I recently met with a storage architect friend of mine who happens to be a NetApp competitor and had a good discussion about the future of NetApp. He made a case that the best days of NetApp are behind it, that they had a good run, but got bogged down in this “one platform to rule them all” idea and ultimately lost their edge and–along with it–their future. The press and the street hasn’t exactly been kind to NetApp over the past few years either. This got me to wonder, “Is NetApp Doomed?”
I bring a perspective you may not find anywhere else. I worked at NetApp for nearly 5 years (as proof, I spell and say “NetApp” without adding an “s”). I worked not in sales, but as a PS consultant. I took NetApp technology to its limits in many customers and I know where it excels above and beyond any other product and where it needs improvement. Since leaving, I’ve had a chance to experience the capabilities of a variety of competitive products, and I’ve gained additional insight from other vendors, customers and resellers to temper my biases.
It is hard not to be biased. NetApp has a great culture and it was one of the best places I’ve ever worked. This was due to a combination of passionate people, great vision, and excellent technology. Few companies could match the innovation potential of NetApp in early the early 2000s. There is something special about being a part of a company that knows it is bad-assed and has the technology to prove it.
Doom by Innovation?
One of the things I liked most about NetApp is also a reason for the lack-luster performance it has had over the last few years. NetApp was laser-focused on unified platforms and chose the path of innovation and integration. This led them down the path of integrating the Spinnaker scale-out NAS technology they acquired in 2003 rather than just keeping it a separate product for HPC (High-Performance-Computing). They had a vision for a scale-out, unified storage platform and were dead-set on achieving it.
However, NetApp couldn’t just park ONTAP in the garage and go to work on it. Sales depended on future ONTAP features. Engineering was also able to learn a lot about ONTAP during the years of incremental innovation and had ideas for serious overhauls. So, they took the approach of creating a brand new code-line and poured the technology of both ONTAP and SpinFS into it. This bold step was a testament to NetApp’s culture of innovation. It would have been far easier to sprinkle some of the code-bits between the two product lines, update the slide-ware and do the heavy lifting in Sales instead of Engineering.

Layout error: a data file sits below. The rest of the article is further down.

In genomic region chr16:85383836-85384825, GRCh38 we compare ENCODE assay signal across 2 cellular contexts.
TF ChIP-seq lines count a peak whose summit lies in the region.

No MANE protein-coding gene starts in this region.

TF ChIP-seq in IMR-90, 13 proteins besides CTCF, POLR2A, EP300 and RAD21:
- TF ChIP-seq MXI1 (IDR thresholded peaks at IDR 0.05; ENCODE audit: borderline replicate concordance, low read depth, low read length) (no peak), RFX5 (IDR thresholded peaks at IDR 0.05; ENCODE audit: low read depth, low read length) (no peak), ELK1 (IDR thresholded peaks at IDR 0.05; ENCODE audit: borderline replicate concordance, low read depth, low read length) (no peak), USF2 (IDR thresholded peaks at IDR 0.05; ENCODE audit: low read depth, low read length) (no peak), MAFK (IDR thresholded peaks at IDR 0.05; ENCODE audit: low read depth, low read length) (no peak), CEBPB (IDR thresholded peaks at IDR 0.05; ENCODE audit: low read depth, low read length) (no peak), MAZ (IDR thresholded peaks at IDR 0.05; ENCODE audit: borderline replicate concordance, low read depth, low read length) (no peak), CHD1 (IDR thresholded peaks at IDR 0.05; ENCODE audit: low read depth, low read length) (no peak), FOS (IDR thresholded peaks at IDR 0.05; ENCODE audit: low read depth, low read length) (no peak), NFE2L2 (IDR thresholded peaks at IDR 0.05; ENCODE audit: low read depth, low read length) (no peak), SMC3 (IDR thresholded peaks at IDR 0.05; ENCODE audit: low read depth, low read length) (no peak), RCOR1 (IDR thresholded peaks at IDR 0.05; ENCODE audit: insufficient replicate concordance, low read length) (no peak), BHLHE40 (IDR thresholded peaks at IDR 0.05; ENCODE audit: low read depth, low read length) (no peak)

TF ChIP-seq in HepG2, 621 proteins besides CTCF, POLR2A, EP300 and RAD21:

Meanwhile, customer’s were hungry for innovation, and NetApp was still eager to deliver. So, innovation continued in the existing ONTAP code-line while C-Mode (Cluster-Mode) was being developed. Every new ONTAP feature, however, needed to be re-coded in C-Mode. And, as the features rolled-in, the timeline for C-Mode began to drag out. It started to seem as if C-Mode would never arrive. Eventually, NetApp had to pull the plug on legacy ONTAP R&D and focus the majority of efforts on the next generation code-line. While NetApp used this “catch-up” period to bring C-Mode to feature parity with the legacy ONTAP, competitors received the window they needed to “catch-up” to ONTAP as well.
Go Big or Go Home
This wasn’t the first time NetApp has bet big. In the early 2000’s as the tech bubble burst, NetApp lost nearly 2/3rds of its value in less than a year. Rather than hunkering down and controlling costs, NetApp doubled-down on R&D for their radical dream of a a unified storage platform that could do both file and block. In 2002 they released the FAS series whose success propelled them to 6 Billion dollar company they are today.
It is difficult to know for sure how the cards will fall for NetApp. For the past several years they have been selling a vision in place of products. With 8.1 and beyond, NetApp is finally closing in on feature parity with legacy ONTAP and delivering on the vision. Early this year, as sort of a 10 year anniversary to the first unified FAS platform, NetApp overcame a huge obstacle to adoption and finally reintroduced FC back into ONTAP C-Mode.
So, is NetApp doomed? Is the vision of C-Mode too little, to late? Have the competitors surpassed what NetApp is capable of? I don’t think so.
I believe NetApp is just turning a corner. The vision they had in 2003 was spot-on and is still what customers desperately need. A flexible, scalable, non-stop storage platform that evolves along with the business. This vision is extremely powerful. If they can leverage the cluster infrastructure to boost availability to 6’9s, there won’t be a storage system on a datacenter floor–NAS, Unified, High-End, Scale-out or otherwise–they couldn’t make a case for absorbing. Once on the floor, they would have remarkable staying power as customers opt to take advantage of NetApp’s non-disruptive hardware refresh and data mobility capabilities rather than pay the labor cost and take the downtime to migrate to competing platforms.
Most promising is the fact that the code-lines are now fully converged and “catch-up” is almost complete. With all of NetApp’s R&D talent focused on the future instead of the past, NetApp is prime to return to the innovation power-house it was in the early 2000’s. I think NetApp will have a bright future, indeed, and I look forward to see what they can accomplish in 8.2 and beyond.